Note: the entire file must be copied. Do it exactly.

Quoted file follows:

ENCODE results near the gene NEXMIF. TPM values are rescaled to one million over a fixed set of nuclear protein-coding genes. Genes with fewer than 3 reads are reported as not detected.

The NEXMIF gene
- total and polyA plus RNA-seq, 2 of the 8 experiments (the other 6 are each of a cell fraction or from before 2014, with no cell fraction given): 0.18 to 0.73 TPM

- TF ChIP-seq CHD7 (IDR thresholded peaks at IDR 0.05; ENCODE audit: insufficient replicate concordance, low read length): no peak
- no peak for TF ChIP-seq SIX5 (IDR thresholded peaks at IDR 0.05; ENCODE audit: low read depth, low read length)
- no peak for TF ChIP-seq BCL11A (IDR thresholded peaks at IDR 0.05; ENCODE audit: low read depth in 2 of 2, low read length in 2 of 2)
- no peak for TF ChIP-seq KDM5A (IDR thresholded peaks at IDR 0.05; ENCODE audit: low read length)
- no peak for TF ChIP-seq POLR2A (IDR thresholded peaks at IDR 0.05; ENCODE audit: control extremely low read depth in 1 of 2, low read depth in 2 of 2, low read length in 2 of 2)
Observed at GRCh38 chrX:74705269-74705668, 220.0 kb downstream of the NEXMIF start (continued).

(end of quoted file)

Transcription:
ENCODE results near the gene NEXMIF. TPM values are rescaled to one million over a fixed set of nuclear protein-coding genes. Genes with fewer than 3 reads are reported as not detected.

The NEXMIF gene
- total and polyA plus RNA-seq, 2 of the 8 experiments (the other 6 are each of a cell fraction or from before 2014, with no cell fraction given): 0.18 to 0.73 TPM

- TF ChIP-seq CHD7 (IDR thresholded peaks at IDR 0.05; ENCODE audit: insufficient replicate concordance, low read length): no peak
- no peak for TF ChIP-seq SIX5 (IDR thresholded peaks at IDR 0.05; ENCODE audit: low read depth, low read length)
- no peak for TF ChIP-seq BCL11A (IDR thresholded peaks at IDR 0.05; ENCODE audit: low read depth in 2 of 2, low read length in 2 of 2)
- no peak for TF ChIP-seq KDM5A (IDR thresholded peaks at IDR 0.05; ENCODE audit: low read length)
- no peak for TF ChIP-seq POLR2A (IDR thresholded peaks at IDR 0.05; ENCODE audit: control extremely low read depth in 1 of 2, low read depth in 2 of 2, low read length in 2 of 2)
Observed at GRCh38 chrX:74705269-74705668, 220.0 kb downstream of the NEXMIF start (continued).